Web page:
first_imgUK-based asset managers are not expecting major upheavals to EU-domiciled funds from the country’s departure from the EU, according to experts.As UK prime minister Theresa May today begins the two-year process of negotiations with her EU counterparts, the country’s financial services sector is bracing for fundamental changes to its relationship with its biggest overseas market.Data from trade body the Investment Association (IA) showed that UK investors had £105.3bn (€121.3bn) invested in non-UK domiciled funds at the end of January. Ireland and Luxembourg are the primary homes for these funds. Meanwhile, non-UK investors had £67.6bn invested in UK-domiciled funds managed by IA members.However, commentators have played down the impact of Brexit negotiations on cross-border investors. David Suetens, managing director of State Street in Luxembourg, told IPE it could prove difficult post-Brexit to sell funds domiciled in Luxembourg or Ireland into the UK if fund passporting rules are affected. However, the global appeal of these funds could mitigate this effect, he said.“Luxembourg and Irish funds are for the most part cross-border products recognised and distributed worldwide,” Suetens said. “Even if the passport were lost, regulations will nevertheless still be aligned, which should allow for sale into the UK as is already the case in other non-EU states. Luxembourg funds are registered for distribution in 70 countries worldwide.”For EU investors in UK funds, Suetens said there could be “some re-shuffling of products and investors”.“Promoters will most likely re-direct EU investors to EU-based vehicles and keep OIECs [UK investment vehicles] as local distribution products,” he said. “This said, to the extent regulatory frameworks for funds remain comparatively equivalent between the UK and the EU, and consumers are still allowed to purchase cross border… the choice ultimately will still reside with the investor who will ultimately set the course.”State Street recently helped M&G – the asset management arm of British insurance giant Prudential – set up a Luxembourg SICAV to help distribute its products on the continent. Suetens said the process – which began before June 2016’s historic referendum – was unaffected by the Brexit-related uncertainty.“Once the decision was made to set up a cross-border platform outside the UK and specifically in Luxembourg, the rules and process to follow were quite clear,” he said.Julian Korek, global head of compliance and regulatory consulting at Duff & Phelps, said the success of EU fund domiciles such as Luxembourg and Ireland meant there was “no real need for managers to move wholesale operations abroad” from the UK.However, Diala Minott, corporate finance partner at law firm Paul Hastings, said some asset managers still faced the task of convincing important staff to move away from London.“We have seen some regulatory arbitrage ‎occurring in the industry with managers worrying about how they will convince their best talent to move way from London,” she said. “In most cases, the decision will come down to personal preferences as well as what historical infrastructure asset managers have in certain European jurisdictions.”Cutting ties with Europe could open more opportunities for the UK asset management sector to sell its own funds into other markets outside Europe, Duff & Phelps’ Korek added. He highlighted Hong Kong, Singapore, Canada, and India as four markets with which he expected trading flows to strengthen.However, Michael Collins, CEO of private equity trade body Invest Europe, urged his members to prepare for a worst-case scenario.“The Brexit negotiations will be unprecedented in their complexity and even if all the issues cannot be settled in two years an extension of the talks or a transitional deal is far from guaranteed,” Collins said. “We advise all our members to consider the consequences for their activities of a UK exit from the EU in March 2019 without a deal on the future relationship.”Fund passports for alternatives – introduced under the EU’s Alternative Investment Fund Managers Directive – could be affected by Brexit, he added. “An investor in one of the 27 remaining EU countries wanting access to UK-based funds might consider drawing up a contingency plan,” he said.last_img read more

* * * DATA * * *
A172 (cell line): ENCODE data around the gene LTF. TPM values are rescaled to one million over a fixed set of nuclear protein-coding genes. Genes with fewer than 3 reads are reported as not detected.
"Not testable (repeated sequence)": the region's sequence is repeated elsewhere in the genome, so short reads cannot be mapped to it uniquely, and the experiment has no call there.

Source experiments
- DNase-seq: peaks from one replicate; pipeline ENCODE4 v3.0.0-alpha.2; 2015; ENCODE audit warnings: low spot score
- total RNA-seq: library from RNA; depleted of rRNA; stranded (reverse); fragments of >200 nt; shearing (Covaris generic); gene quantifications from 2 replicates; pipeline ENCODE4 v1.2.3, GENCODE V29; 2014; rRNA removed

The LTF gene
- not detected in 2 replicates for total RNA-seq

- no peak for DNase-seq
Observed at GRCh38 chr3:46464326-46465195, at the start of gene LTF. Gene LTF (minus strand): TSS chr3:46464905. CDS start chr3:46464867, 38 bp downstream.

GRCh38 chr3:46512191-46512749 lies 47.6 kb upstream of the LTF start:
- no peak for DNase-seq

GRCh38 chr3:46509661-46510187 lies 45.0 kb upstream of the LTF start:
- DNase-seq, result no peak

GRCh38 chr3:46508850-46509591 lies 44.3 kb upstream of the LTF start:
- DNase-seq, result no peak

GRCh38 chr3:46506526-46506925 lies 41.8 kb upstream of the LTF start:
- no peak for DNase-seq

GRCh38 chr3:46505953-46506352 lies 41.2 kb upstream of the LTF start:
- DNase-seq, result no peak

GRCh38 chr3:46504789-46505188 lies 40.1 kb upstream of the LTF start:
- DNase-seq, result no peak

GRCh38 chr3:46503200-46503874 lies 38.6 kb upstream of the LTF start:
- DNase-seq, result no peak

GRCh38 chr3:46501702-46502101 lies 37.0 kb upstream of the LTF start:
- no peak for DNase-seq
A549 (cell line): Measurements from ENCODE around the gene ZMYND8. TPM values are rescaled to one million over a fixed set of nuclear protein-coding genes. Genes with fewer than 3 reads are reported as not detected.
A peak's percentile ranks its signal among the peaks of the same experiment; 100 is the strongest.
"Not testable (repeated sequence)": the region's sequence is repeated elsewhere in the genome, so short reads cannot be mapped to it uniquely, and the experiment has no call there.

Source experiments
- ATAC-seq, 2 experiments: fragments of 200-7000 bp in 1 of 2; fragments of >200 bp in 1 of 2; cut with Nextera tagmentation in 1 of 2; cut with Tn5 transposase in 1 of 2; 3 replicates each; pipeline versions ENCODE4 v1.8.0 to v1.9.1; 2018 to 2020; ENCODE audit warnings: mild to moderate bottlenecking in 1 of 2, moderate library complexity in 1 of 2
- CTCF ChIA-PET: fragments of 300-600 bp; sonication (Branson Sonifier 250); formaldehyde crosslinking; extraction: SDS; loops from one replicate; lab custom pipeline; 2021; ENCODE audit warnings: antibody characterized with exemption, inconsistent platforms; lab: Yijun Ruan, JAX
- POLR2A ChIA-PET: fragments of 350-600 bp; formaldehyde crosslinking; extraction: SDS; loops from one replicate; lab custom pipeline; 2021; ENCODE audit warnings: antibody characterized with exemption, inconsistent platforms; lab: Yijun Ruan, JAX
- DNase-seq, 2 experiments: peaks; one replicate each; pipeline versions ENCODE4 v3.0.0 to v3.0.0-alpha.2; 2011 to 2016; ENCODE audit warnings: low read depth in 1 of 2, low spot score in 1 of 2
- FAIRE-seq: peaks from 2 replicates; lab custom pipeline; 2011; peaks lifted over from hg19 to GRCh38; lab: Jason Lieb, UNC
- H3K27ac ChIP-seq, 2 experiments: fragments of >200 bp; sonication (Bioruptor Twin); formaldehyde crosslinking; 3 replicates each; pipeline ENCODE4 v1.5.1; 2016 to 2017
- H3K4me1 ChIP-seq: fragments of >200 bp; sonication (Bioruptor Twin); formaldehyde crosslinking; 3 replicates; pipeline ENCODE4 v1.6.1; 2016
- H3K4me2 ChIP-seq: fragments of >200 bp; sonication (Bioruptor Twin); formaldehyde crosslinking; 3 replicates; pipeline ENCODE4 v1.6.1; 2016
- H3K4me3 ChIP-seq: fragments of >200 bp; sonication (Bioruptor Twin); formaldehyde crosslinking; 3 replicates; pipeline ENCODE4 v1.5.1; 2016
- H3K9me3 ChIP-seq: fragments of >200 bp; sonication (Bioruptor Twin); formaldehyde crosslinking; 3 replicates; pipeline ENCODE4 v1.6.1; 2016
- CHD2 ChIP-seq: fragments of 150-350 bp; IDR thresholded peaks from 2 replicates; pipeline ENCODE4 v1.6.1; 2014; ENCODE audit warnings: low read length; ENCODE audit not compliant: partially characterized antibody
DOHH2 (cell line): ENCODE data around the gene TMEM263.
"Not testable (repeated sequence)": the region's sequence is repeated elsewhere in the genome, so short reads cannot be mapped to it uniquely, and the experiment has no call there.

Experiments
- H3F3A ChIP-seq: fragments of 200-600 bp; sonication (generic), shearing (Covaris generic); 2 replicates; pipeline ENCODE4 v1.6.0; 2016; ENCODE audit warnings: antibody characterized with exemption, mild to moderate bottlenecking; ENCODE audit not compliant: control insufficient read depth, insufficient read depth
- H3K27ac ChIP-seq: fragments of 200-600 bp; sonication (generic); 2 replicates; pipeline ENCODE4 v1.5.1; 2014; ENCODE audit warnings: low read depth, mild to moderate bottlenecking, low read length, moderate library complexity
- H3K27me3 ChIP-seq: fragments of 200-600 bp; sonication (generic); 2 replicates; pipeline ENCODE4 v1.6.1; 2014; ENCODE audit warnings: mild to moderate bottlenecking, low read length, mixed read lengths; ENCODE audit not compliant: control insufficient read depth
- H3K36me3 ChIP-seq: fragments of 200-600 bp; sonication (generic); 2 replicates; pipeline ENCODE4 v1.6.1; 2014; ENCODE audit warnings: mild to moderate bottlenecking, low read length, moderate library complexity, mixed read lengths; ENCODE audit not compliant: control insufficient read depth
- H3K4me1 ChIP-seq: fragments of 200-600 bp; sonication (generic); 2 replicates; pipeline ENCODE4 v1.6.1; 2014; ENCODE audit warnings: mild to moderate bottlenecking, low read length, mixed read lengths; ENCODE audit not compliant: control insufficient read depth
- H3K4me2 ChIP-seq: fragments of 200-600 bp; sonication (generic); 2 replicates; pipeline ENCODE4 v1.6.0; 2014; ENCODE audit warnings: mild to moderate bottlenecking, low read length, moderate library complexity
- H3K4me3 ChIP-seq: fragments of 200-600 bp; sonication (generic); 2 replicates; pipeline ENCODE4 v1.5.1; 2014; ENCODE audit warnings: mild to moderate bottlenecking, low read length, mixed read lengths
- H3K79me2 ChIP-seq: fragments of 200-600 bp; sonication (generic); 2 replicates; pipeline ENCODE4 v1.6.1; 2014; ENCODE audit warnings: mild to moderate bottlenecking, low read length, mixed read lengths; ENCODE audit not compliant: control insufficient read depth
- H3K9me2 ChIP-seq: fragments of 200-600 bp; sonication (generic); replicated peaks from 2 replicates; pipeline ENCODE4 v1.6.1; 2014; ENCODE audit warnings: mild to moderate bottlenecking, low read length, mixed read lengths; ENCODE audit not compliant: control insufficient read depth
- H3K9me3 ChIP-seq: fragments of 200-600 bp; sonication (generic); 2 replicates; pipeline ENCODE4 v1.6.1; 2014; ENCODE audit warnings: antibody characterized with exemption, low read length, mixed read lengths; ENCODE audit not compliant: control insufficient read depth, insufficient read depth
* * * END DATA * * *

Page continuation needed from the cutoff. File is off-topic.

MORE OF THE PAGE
Publica cuts equity, increases real estate in risk reduction move